It’s easier than ever to use your phone to report someone else breaking the law and, in some cases, even make money in the process.
A new smartphone app will allow citizens to submit evidence of speeding drivers to police forces. New York also allows you to upload videos of idling trucks. But experts say that the growing number of such applications raises many ethical questions.
“Authorities have often also offered rewards for information on serious crimes and villains,” said Mark Weinstein, a privacy expert, in an interview with Digital Trends. “But training our fellow citizens to spy on each other and report wrongdoing as a common practice and a way to generate revenue essentially turns our constitutionally democratic society of privacy into a chatterbox authoritarian culture where mutual respect and trust have been replaced by privacy = – copyright-infringing chatters.”
Catching speed bumps
An app intended for use in the UK, called Speedcam Anywhere, can also be used on tablets and is currently being tested by volunteers from a non-profit organization working to lower speed limits.
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In the UK, video uploads from car dashboard cameras and cyclist head cameras have been used to report traffic crime for several years, and the police have set up web portals to upload such videos.
Now Speedcam Anywhere allows you to upload videos showing vehicle speed recorded by a pedestrian using a smartphone. It is not the smartphone itself that measures the pace, but AI video analysis and identification of time-stamped video frames.
Rod King, founder of 20’s Plenty for Us, said in an interview with Digital Trends that using a speeding app is akin to witnessing someone trying to break into a house by breaking a window.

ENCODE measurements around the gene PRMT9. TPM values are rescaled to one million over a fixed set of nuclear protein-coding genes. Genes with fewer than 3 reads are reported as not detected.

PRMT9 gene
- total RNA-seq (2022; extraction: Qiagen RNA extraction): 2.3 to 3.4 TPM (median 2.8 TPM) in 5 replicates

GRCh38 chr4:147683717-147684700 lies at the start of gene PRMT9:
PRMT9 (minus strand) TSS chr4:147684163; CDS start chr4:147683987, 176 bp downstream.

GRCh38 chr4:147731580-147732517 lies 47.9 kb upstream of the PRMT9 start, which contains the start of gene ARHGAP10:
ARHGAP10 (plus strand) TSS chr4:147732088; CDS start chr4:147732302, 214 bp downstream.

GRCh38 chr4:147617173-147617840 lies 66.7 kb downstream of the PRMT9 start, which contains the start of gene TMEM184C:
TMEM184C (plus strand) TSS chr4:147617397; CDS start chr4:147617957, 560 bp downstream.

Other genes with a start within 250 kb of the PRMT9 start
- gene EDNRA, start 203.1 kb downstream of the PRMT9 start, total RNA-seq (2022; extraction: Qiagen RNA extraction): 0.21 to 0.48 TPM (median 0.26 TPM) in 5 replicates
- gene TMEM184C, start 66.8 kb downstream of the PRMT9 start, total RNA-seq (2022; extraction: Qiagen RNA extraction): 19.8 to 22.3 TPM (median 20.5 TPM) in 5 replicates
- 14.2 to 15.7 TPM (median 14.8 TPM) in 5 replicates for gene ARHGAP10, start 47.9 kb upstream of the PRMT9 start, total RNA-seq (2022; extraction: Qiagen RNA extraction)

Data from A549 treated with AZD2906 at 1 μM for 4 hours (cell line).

“I wonder what you would say a ‘good citizen’ would do,” he said. “Pass by and don’t get involved, arrest the person involved or report them to the police. I think most agree that a good and careful citizen would call the police.”
Tom McNamara, head of Apex Privacy, a global privacy compliance firm, said in an interview that he disagreed with the app’s approach.
“People are private beings and they need space,” he added. “The feeling of being constantly watched makes people behave differently. Between smartphones tracking online behavior and the feeling of being constantly watched, it can affect how people live their lives, and the outcome tends to be less law-abiding citizens, more suspicious and paranoid.”
Money to catch polluters
New Yorkers can make big bucks by reporting trucks that are illegally idling while making deliveries. The online citizen complaint program launched by the NYC Department of Environmental Protection in 2019 is called the Citizens Air Complaint Program. The program allows ordinary New Yorkers to receive a cash reward for their “enforcement efforts.”
Emissions from idling gasoline and diesel motor vehicles can cause health problems, including asthma, respiratory problems and cardiovascular damage, according to the agency’s website.